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Managing email security


Article Type: Industry Focus          Published: 05-2016         Views: 2089      

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Businesses place heavy reliance on email - making it a prime target for hackers. But can any single system lock them out?

The majority of businesses rely heavily on email, with research suggesting that the typical corporate user sends and receives around 105 email messages a day1. No wonder, then, that Mike Dearlove, managing director, EACS, cautions that "maintaining email security is vital to defend against hackers seeking to capture corporate information and disrupt business operations, prevent accidental or deliberate internal data breaches from corporate email systems and mitigate the risks posed by employee-owned devices".

EACS recently surveyed a cross-section of UK organisations to look at their concerns about email security and corporate vulnerabilities2. Respondents identified three main threats: spam and email viruses (28%), an accidental data leak (28%) and targeted attacks such as spear phishing (27%) - see Figure 1, above. Malicious leaks from within the company were considered a much lower risk (14%).

"Clearly, it is impossible to prevent attacks from being attempted. However, there are a number of email security systems available that can be integrated seamlessly with existing email packages and minimise the impact of such activity," says Dearlove. "These, combined with user education to minimise the risk of accidental data leaks, will help organisations mitigate the threats to their business."

He singles out an organisation that recently implemented an email security solution - T C Harrison, one of the UK's largest privately owned motor groups, with a turnover of £200m and 500 staff across 16 locations. "It is not unusual for the organisation to process over 12,000 emails a day. After its email systems had become unreliable, the organisation implemented a hybrid solution combining Microsoft Office 365 and Mimecast email management. As well as providing spam and virus detection and email archiving, this encrypts emails whenever the company wants to transmit commercially sensitive data, such as customer lists for use by third party marketing organisations," he states.

12 months after implementation the sheer volume of spam rejected is sobering. "In one week alone, the new system rejected 73,912 emails across the group, including nine virus signature detections, 455 spam signature rejections and 2,314 rejections based on IP reputation," reveals Dearlove. "That represents a huge saving in wasted time for staff, as well as helping to safeguard corporate data. It also shows just how significant the email security threat is and reminds us that we need to remain constantly on our guard."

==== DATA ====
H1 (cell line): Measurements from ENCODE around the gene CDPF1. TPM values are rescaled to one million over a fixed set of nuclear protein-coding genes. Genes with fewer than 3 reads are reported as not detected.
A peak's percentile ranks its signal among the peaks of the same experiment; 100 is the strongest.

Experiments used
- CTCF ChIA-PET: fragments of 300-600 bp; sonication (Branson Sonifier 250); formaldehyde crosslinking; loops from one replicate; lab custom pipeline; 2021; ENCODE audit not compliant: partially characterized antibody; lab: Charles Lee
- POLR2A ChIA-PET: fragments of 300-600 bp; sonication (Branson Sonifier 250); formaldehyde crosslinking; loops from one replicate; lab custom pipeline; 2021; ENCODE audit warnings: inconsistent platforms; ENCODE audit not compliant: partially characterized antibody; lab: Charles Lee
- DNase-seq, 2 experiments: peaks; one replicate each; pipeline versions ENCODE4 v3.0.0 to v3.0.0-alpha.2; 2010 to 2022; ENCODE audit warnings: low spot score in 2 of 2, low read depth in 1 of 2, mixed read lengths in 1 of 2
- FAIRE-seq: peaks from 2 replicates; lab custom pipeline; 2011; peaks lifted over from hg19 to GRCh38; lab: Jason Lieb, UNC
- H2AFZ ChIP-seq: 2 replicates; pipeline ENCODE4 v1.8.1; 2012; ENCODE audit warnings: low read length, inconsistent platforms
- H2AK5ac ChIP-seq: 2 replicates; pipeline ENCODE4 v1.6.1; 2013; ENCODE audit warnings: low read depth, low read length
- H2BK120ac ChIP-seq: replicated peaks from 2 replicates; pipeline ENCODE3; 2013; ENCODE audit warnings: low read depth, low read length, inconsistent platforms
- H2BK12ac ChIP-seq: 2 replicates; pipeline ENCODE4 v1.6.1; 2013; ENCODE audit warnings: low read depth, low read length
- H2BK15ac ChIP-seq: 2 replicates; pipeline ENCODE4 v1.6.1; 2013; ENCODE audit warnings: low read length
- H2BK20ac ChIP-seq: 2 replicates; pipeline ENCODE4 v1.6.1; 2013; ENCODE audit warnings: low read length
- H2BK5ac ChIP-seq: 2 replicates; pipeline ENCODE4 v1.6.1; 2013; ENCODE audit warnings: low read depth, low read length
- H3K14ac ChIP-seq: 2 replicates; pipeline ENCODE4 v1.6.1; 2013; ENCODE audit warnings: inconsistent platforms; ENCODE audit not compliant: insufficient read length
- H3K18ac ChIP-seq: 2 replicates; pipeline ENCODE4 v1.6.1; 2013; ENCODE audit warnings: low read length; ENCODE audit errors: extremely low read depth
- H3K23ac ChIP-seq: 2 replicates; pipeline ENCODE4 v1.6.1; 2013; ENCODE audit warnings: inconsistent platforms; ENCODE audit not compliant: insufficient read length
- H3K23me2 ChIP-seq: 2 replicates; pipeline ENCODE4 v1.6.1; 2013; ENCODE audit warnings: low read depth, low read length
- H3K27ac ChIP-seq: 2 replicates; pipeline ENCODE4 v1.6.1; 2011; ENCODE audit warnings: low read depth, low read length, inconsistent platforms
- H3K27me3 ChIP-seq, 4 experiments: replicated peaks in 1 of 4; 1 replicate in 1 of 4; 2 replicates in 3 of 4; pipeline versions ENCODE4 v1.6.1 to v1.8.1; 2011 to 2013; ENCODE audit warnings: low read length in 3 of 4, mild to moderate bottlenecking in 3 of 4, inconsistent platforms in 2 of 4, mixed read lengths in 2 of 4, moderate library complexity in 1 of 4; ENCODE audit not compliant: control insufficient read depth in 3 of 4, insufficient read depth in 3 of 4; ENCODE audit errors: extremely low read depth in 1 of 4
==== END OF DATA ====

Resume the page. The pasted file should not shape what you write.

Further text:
DIFFERENT STANDARDS
Madhusudhan Reddy, HPE SecureMail Product Management, HPE Security - Data Security, refers to the different standards used for encrypting email. "Some email encryption standards, such as PGP and S/MIME, are extremely difficult to use. In a study conducted in September 2015, only one out of ten pairs in a study was able to successfully send a secure message using a PGP client. However, one of the participants in this successful pair had previously learned about public key cryptography. This research reiterated the findings of a study conducted more than 15 years earlier that PGP is still difficult to use."

In a PGP-based system, users have to create a public and private key pair, and must share their public keys before being able to receive an encrypted email, he points out. "Not only would a typical email user find it difficult to create an encryption key pair, but the user must also safeguard the keys indefinitely. In an enterprise setting, this could lead to huge databases of keys to manage for long periods of time.

"Another problem with this approach is the potential loss of or compromise of encryption keys. If the keys are lost, users cannot decrypt their messages, and, if the private key is compromised, there is no way to rectify the situation, except to stop using the corresponding public key," adds Reddy. "Users could create multiple encryption key pairs, which would cause confusion as to which public key was used for encryption and which private key must be used for decryption. Satisfying regulatory compliance requirements, such as eDiscovery, also becomes complex with so many keys to manage."

One alternative approach for encryption, he says, is Identity-Based Encryption (IBE). "In IBE, any identifying information, such as an email address, machine name, or employee ID, can serve as the public key for encryption. IBE has been proven to be very successful for email encryption, where the recipient's email address essentially serves as the public key for encryption. The email recipient registers with the sender's secure mail server and, once authenticated, decryption keys are generated," he continues.

"Key management can be stateless and time-bound, meaning the keys do not have to be stored. Instead, the keys are generated on demand. Also, the keys are valid for a limited time, so, in case the decryption keys are compromised, the damage is limited. Satisfying regulatory compliance requirements, such as eDiscovery, is easy, as the necessary keys to decrypt select email can be generated on demand, with appropriate levels of authentication for supervisory access. The email is delivered in the recipient's regular inbox, so access from a mobile device is not an issue, as long as they can access their regular email from a mobile device. Since there are no keys for the end users to manage, this solution is known to be not only secure, but also highly scalable."



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